Google testing Sun's OpenSolaris, sources say
It may be looking to replace Linux in its data center
Computerworld - Google Inc. is experimenting with the open-source version of Sun Microsystems Inc.'s Solaris operating system as a possible long-term prelude to replacing its massive global network of Linux servers, according to sources.
With dozens of data centers worldwide estimated to house hundreds of thousands of Intel servers supporting its flagship search engine, a Google move to OpenSolaris would be another of several recent votes of confidence for the platform.
Propelled by the release of Solaris' source code 15 months ago as well as new Advanced Micro Devices-based servers from Sun that run it, the nearly 2-decade-old operating system is experiencing something of a midlife resurgence. More than 5 million users have registered to use Solaris 10 since its release in January 2005, a figure that includes those paying Sun for support and those using it for free.
Google officials declined to comment. According to Sun and other sources, a number of other companies are using Solaris 10 or Solaris Express, the executable version of OpenSolaris, which technically only refers to the Solaris source code and the community around it. That list of companies includes eBay Inc., which touts its use of Solaris 10 on its home page; Yahoo Inc.; Vonage Holdings Corp.; Wal-Mart.com USA LLC; Bear, Stearns & Co.; Disney Mobile; and Reuters Group PLC.
"Google, eBay, Yahoo -- pick your favorite," said Sun CIO Robert Worrall, whose internal IT team runs Solaris Express throughout Sun and has advised many customers on its deployment. Worrall confirmed that Google already runs a "significant amount" of Solaris in its data centers and is one of a number of customers "excited about the possibility" of moving more Linux servers to AMD Opteron servers from Sun running some version of Solaris.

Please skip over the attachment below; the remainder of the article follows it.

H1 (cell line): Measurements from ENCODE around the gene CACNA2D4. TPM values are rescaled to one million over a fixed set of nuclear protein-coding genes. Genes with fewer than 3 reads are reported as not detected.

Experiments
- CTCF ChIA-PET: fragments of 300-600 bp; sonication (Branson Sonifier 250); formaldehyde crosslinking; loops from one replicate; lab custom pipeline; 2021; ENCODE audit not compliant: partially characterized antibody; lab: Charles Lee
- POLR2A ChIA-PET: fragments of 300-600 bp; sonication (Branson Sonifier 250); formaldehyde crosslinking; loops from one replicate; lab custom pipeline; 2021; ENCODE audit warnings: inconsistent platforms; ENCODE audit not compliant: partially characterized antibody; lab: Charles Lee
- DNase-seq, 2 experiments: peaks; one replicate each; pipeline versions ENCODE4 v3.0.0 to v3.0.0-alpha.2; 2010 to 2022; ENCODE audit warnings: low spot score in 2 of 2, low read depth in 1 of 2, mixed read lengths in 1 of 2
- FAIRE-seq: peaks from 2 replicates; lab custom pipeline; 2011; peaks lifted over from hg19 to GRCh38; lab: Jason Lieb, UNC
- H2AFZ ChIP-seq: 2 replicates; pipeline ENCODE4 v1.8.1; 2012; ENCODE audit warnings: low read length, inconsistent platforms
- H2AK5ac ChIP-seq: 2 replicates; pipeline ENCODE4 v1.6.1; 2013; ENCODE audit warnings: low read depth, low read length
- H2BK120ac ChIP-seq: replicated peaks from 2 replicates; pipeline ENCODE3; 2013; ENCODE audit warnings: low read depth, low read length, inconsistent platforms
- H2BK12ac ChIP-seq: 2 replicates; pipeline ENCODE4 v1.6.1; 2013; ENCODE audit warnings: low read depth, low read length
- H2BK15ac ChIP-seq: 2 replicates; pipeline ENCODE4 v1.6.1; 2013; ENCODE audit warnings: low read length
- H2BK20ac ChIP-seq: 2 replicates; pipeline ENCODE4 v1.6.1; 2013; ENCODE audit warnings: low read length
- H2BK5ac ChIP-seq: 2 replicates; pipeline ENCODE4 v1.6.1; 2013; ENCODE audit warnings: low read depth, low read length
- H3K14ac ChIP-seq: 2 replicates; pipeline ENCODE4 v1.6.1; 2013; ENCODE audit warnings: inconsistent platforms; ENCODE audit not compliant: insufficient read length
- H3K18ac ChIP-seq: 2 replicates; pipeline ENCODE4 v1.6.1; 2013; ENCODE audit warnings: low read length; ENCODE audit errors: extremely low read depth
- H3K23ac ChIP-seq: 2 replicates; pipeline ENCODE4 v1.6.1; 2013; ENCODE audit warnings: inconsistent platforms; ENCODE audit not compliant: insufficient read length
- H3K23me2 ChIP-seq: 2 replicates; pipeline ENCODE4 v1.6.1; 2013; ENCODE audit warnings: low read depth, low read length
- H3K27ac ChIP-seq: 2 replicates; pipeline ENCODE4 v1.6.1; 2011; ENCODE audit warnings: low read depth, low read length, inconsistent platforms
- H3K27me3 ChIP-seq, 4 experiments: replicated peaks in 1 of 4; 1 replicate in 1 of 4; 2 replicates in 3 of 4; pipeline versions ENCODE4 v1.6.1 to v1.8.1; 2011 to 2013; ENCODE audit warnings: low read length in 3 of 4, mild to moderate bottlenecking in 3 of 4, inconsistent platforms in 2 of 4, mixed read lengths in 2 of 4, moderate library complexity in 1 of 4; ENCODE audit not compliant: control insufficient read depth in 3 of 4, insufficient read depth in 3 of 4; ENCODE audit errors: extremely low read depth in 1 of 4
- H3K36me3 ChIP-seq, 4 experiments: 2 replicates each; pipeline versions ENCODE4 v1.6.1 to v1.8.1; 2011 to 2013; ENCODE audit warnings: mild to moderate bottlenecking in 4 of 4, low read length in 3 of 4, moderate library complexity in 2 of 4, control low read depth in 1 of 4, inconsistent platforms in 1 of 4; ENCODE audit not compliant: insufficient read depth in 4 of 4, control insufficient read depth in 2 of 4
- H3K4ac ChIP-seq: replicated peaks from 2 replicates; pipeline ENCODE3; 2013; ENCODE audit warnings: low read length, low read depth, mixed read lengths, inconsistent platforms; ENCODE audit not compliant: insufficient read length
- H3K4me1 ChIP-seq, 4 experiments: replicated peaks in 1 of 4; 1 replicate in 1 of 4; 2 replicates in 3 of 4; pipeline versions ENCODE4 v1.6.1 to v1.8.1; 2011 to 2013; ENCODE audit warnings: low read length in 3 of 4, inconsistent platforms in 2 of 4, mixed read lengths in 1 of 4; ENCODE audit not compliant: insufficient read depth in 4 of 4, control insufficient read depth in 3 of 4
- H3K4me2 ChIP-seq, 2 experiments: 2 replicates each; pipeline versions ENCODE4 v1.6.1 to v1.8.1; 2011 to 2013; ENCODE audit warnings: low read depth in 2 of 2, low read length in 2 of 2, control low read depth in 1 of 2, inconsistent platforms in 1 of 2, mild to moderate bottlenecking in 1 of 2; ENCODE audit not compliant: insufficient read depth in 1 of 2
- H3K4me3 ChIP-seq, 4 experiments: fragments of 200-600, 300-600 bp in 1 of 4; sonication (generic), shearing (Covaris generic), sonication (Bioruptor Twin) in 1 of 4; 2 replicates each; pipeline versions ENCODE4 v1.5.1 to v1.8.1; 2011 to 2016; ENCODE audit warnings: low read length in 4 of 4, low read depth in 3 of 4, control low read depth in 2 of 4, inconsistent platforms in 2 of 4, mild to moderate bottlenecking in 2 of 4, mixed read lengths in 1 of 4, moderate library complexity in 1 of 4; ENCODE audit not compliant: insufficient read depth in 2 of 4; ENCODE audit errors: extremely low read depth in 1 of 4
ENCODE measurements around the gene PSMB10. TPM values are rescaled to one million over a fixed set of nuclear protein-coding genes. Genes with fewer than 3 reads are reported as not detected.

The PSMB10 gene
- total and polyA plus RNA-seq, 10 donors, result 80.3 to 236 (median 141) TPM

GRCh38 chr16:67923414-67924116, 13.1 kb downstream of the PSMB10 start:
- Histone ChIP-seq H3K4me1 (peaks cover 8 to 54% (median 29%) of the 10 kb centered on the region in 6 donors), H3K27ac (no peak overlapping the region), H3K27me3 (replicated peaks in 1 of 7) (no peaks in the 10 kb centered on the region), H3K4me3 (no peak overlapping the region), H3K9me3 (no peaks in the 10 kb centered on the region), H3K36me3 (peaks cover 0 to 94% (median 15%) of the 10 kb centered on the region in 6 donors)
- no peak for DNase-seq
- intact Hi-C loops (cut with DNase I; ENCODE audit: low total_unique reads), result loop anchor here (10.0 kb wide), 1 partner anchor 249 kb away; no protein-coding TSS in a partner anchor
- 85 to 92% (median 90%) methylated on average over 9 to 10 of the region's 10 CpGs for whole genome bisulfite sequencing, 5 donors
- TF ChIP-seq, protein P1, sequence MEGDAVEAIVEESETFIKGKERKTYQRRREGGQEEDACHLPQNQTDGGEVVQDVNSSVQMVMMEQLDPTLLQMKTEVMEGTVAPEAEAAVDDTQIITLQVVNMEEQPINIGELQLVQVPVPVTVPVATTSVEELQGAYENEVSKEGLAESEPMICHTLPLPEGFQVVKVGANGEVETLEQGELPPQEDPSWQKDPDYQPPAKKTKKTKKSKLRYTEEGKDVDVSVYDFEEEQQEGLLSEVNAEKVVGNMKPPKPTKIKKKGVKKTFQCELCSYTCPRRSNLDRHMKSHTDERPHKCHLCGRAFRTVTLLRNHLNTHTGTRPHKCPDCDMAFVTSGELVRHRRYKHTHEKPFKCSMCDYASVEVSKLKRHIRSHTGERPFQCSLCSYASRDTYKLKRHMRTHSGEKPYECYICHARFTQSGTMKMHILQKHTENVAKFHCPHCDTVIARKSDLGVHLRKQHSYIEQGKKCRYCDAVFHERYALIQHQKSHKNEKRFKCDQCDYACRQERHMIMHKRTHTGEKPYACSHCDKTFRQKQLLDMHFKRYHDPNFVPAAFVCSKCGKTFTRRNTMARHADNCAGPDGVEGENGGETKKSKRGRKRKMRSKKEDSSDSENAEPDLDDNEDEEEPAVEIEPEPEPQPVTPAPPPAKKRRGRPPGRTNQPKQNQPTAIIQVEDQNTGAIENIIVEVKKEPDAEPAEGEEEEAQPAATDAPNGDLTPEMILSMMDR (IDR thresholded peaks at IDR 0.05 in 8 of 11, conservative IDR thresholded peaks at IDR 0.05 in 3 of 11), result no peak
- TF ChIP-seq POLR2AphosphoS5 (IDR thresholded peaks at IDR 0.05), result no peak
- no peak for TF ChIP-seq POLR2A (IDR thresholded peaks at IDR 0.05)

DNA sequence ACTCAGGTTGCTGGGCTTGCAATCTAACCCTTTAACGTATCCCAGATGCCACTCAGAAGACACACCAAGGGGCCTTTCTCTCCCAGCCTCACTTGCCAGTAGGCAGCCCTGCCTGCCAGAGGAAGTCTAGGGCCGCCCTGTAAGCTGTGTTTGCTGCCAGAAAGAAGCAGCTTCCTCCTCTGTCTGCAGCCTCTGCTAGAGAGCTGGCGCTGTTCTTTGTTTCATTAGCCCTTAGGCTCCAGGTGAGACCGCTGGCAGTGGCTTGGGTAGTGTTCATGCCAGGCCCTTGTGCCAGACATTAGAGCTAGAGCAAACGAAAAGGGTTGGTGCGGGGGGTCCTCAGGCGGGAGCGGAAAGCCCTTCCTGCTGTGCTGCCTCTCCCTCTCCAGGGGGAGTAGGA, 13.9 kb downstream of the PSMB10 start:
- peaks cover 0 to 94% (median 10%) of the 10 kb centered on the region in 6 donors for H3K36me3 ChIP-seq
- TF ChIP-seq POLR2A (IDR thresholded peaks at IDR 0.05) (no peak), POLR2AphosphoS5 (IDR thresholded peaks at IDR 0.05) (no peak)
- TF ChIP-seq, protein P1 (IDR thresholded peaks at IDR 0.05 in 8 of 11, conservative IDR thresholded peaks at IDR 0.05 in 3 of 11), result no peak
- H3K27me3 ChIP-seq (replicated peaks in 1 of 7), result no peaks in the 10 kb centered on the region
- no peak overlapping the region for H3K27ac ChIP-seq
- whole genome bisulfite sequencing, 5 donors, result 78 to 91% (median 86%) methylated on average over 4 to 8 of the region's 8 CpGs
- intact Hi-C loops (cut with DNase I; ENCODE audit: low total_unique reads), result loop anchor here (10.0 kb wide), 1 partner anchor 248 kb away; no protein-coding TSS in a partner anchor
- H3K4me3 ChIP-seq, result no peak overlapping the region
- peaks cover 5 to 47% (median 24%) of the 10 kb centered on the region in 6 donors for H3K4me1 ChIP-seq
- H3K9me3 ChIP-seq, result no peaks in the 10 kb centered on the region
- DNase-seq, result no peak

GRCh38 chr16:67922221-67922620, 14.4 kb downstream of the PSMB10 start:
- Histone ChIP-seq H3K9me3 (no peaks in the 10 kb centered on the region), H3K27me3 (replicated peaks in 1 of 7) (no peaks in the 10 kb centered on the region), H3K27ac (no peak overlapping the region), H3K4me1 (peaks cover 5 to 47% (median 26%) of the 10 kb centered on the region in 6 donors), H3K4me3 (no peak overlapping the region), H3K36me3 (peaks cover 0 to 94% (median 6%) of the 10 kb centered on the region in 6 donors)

Google runs a stripped-down version of Red Hat Linux specially modified by its engineers. But another source, a Solaris systems administrator who recently interviewed for a job at Google, said he was told the company plans to create and test its own modified version of OpenSolaris.
"I am 100% certain that there are literally dozens of people horsing around with OpenSolaris inside Google," said Stephen Arnold, a technology consultant and author of The Google Legacy. Moving to OpenSolaris, he said, would be a natural move for Google, with its large number of former Sun employees and its never-ending drive to push the performance of its data centers to the hilt. But Arnold said he doubts that Google, which finished rolling out its highly secret data centers in 2004, is deploying OpenSolaris widely yet. "Will it quickly replace Linux anytime soon? No," he said.
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